Hitachi Warranty Service

A little over a year ago, I bought two Hitachi DeathStar 2TB hard drives.  A couple months ago, I started getting SMART warnings that drive failure was imminent.  I cussed, backed the data up onto the second drive and an external 1TB drive (a very slow process given the amount of data and the transfer rate of the failing drive), and said very unpleasant things about Hitachi products.  Then, I decided to check and see if, by some miracle, the drive was still under warranty.  It was.

I went online and requested a RMA.  It came back approved the next day, along with very specific packing and shipping instructions.  Since I didn’t keep the original packaging, I had to wrap the bagged drive in 2″ thick foam to protect it during transit.  No other method was acceptable.  Since I didn’t have any foam laying around. I had to buy some from BigBoxRetailer.  I also had to pay for return shipping.

It cost me about fifteen FRNs for packaging material and Parcel Post shipping with delivery confirmation.  USPS got the old drive to its destination in the Peoples Republik of Kalifornistan in five days, and two days later, Hitachi e-mailed me notification that a replacement drive was being shipped out.  Seven business days later, my drive had been delivered, installed, and my porn collection was back where it belonged.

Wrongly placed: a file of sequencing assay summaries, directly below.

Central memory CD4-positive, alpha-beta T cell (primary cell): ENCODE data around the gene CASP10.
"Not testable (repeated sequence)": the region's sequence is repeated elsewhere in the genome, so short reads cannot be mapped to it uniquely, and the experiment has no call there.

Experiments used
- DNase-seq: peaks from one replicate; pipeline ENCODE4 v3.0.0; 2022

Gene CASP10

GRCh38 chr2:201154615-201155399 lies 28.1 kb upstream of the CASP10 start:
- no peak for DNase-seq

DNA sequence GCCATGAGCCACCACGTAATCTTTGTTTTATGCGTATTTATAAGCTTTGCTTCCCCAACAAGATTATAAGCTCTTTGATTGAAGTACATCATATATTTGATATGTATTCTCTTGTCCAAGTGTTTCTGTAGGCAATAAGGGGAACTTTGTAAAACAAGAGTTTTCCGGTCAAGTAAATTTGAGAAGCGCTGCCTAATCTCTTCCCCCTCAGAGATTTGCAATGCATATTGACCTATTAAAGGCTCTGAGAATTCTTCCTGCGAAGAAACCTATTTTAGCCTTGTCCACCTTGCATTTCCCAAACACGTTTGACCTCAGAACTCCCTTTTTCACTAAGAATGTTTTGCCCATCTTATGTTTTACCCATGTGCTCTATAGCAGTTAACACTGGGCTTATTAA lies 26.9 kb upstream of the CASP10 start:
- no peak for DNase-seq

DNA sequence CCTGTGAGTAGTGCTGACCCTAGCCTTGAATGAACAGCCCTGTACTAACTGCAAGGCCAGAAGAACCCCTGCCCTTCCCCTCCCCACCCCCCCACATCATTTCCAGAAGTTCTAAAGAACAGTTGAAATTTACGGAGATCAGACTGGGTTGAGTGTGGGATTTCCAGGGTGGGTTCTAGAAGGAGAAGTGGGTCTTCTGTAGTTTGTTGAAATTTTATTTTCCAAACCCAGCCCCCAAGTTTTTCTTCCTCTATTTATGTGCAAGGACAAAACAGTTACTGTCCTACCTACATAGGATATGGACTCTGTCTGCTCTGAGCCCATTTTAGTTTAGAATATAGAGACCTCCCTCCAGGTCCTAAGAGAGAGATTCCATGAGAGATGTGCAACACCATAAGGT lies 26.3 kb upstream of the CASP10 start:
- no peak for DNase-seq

Two thumbs up for excellent customer/warranty service.

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7 Responses to Hitachi Warranty Service

  1. I have nothing interesting or constructive to say about this but that next to last sentence made me laugh. I still have the mind of a fifteen year old when it comes to some things, I guess. :p Glad all your… data… is safe. 😉

  2. Garand Gal says:

    “Yeah, well, that’s my story, and I’m sticking to it. ”
    Either that or it’s just sticky. When the keyboard adheres to the desk it’s a sign…

  3. hilljohnny says:

    i hope you reformatted the drive before shipping it.

    • alaskan454 says:

      It was encrypted, and everything sensitive was further encrypted in a TrueCrypt container. Unless they dug, they would see it as unformatted and/or unpartitioned. I imagine they verified the SMART warning, approved the RMA and threw it in the trash. Good advice, though.

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